12th April 2021 Content supplied by: Rapidvirology staff writer
Three Major SARS-CoV-2 Variants
Although 2020 has already passed, the horror brought by it seems to linger for a while in 2021. Many countries have already launched the vaccination plan; however, the SARS-CoV-2, like a cunning fox, plays the long-term game with us.
So far, there have been many variants of SARS-CoV-2 identified, with three major variants confirmed to be more transmissible and have sparked concerns that vaccines may be less effective against them.
B.1.1.248 (Lineage P.1)
Where and when was it discovered? This variant of SARS-CoV-2 was first detected by the National Institute of Infectious Diseases (NIID), Japan, on 6 January 2021, in four people who had arrived in Tokyo having visited Amazonas, Brazil, four days earlier.4
Where is it now? It has been confirmed in Brazil, Peru, Germany, South Korea, and Japan, among other places. On Jan. 25, Minnesota health officials confirmed the first U.S. case of the Brazil variant in a resident with recent travel history to Brazil.
What makes it different? The new variant isolate (GISAID ID: EPI_ISL_792680 to 792683) belongs to B.1.1.248 lineage and has 12 mutations in the spike protein, including N501Y and E484K.
The E484K was reported to be an escape mutation from a monoclonal antibody that neutralizes SARS-CoV-2. The E484K has been observed in variant isolates escaping from convalescent plasma and with a 10-fold decrease in neutralization capability by convalescent plasma (both in preprint articles), suggesting a possible change in antigenicity.5,6
Will vaccines work? There’s no strong evidence right now that suggests that vaccines won’t work against the Brazil variant. However, scientists have raised the possibility that this variant can evade antibodies, which would impact the current vaccines’ effectiveness.
Where and when was it discovered? This variant was first found in the United Kingdom, specifically in London and the nearby county of Kent, in September 2020. It is sometimes referred to as the “Kent” variant. It has been spreading rapidly in Britain, Denmark, and Ireland since December.
Where is it now? Dozens of countries, including the United States, have identified instances of the mutation. The CDC predicts that this variant will soon become the dominant strain in the United States.
What makes it different? The U.K. variant appears more transmissible than the more common strain. British Prime Minister Boris Johnson also suggested for the first time in January that this strain may be more lethal than previous mutations.3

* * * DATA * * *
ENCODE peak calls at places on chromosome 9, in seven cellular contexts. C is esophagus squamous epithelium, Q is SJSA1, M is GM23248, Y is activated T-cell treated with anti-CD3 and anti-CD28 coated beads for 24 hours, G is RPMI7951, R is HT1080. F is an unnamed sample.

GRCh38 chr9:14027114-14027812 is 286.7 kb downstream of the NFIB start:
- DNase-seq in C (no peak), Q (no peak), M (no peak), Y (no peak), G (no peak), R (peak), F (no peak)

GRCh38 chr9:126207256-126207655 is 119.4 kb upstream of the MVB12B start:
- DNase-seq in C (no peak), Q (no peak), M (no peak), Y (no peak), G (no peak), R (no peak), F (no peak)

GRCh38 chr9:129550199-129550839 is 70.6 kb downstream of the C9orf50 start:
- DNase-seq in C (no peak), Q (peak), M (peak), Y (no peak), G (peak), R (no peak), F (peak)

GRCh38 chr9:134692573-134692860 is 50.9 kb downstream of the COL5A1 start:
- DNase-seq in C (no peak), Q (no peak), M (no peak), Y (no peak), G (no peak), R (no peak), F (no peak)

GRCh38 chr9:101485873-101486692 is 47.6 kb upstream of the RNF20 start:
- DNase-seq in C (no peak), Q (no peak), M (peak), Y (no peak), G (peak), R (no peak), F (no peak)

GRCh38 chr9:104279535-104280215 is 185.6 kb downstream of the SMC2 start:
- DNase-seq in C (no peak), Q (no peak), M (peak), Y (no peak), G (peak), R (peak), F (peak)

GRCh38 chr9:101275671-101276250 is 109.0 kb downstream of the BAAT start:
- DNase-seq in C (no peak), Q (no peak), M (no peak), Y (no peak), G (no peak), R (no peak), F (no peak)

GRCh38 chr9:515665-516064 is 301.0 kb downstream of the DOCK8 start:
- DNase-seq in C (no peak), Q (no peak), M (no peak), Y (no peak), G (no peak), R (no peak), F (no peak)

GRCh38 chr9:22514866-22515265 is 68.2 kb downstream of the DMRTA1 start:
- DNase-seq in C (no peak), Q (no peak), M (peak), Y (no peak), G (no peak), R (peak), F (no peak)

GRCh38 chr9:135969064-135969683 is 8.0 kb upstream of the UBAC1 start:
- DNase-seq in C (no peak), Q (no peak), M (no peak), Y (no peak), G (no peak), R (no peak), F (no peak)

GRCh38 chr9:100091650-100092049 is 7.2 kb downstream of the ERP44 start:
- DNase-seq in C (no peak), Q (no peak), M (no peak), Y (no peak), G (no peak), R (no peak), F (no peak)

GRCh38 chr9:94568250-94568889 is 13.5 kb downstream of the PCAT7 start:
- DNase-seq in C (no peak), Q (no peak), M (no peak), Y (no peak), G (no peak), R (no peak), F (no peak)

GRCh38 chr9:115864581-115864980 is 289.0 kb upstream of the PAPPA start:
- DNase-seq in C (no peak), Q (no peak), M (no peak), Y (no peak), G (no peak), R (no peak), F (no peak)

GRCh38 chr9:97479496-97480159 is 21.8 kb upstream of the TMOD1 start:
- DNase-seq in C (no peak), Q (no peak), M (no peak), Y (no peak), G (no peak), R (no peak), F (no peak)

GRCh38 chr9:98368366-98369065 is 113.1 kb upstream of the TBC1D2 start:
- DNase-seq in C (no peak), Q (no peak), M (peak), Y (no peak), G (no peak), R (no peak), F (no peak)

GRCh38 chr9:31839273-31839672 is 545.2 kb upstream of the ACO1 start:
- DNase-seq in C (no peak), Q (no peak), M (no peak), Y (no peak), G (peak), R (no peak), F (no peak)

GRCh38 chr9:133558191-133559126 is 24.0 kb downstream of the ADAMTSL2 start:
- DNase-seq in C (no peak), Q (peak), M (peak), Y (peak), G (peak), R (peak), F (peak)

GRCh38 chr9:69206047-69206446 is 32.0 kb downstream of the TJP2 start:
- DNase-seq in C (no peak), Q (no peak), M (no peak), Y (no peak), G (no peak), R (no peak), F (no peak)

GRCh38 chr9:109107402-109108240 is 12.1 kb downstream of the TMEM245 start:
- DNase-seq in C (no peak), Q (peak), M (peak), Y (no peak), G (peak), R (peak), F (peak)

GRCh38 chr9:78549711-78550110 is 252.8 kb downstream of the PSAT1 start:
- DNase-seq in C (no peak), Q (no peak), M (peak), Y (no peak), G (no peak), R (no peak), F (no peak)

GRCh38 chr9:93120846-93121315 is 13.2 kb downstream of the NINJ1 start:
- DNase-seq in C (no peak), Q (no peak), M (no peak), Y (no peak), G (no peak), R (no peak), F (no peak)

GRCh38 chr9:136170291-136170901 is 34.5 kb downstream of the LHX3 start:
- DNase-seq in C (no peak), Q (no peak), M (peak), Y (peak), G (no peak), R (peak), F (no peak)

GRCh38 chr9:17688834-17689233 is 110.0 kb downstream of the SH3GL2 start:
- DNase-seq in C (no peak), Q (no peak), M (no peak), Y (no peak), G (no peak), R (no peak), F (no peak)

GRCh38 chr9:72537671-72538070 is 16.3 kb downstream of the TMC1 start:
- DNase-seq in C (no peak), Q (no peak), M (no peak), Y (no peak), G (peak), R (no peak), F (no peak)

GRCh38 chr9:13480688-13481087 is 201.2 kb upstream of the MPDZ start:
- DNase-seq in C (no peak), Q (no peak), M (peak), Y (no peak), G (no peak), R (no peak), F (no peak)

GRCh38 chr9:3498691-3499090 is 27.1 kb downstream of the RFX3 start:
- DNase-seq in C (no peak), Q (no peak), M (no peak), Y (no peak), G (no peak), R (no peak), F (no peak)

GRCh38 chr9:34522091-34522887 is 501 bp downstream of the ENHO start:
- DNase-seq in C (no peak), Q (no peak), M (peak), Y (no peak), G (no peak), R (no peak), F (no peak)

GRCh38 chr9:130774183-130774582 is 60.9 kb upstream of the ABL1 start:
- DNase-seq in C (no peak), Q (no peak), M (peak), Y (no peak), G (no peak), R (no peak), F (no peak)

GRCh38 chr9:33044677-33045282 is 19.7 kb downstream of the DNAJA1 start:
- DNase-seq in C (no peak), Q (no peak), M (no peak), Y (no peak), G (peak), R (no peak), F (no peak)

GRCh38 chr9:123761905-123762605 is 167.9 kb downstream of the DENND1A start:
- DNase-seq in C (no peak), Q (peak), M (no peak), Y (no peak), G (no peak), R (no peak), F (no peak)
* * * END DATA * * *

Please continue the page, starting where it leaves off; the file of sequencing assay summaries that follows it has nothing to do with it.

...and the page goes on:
Will vaccines work? The scientific consensus is that the vaccines will remain effective against this mutation because those inoculations provoke an array of neutralizing antibodies and other immune-system responses. Biotechnology companies Pfizer and Moderna have said their vaccines appear to work against this variant.
Where and when was it discovered? This mutation was found in South Africa in early October and announced in December when the country’s health minister said the strain seemed to affect young people more than previous strains. This variant may have contributed to a surge of infections and hospitalizations across South Africa.
Where is it now? This mutation has been identified in more than two dozen countries, including Canada, Australia, and Israel, but not in the United States.
What makes it different? This mutation shares some similarities to the U.K. variant and, like that strain, appears to be more transmissible. There is no evidence that it is more lethal. Scott Gottlieb, former director of the Food and Drug Administration, has suggested that this variant might be more resistant to antibody therapies.
Will vaccines work? "The vaccines may have a diminished impact against this variant, but they probably will still be effective," Fauci said in January. Moderna has said its vaccine protects against the South Africa variant, with an important caveat: The vaccine-elicited antibodies were also less effective at neutralizing this mutation in a laboratory dish.
As uncertainties mount, the Bioperfectus molecular diagnostics method, Polymerase Chain Reaction (PCR), remains to be the gold standard for detecting RNA viruses like SARS-CoV-2. Bioperfectus antigen-based tests, i.e., Lateral Flow Method, showed no drop in sensitivity when compared with the wild-type with respect to the VOC1 Kent, UK, B.1.1.7 and VOC2 South Africa, B.1.351.
Click here to enlarge image (pdf)1
Click here to enlarge image (pdf)2
As formerly announced, Bioperfectus COVID-19 Coronavirus Real-Time PCR Kit and COVID-19 Coronavirus and Influenza A/B Virus Real-Time PCR Kit can maintain their effectiveness and accuracy in the face of the above variants. We will remain concerned about the further performance of the viral mutations and explore more and more effective and accurate methods for detecting the mutations.
Date Published: 12th April 2021
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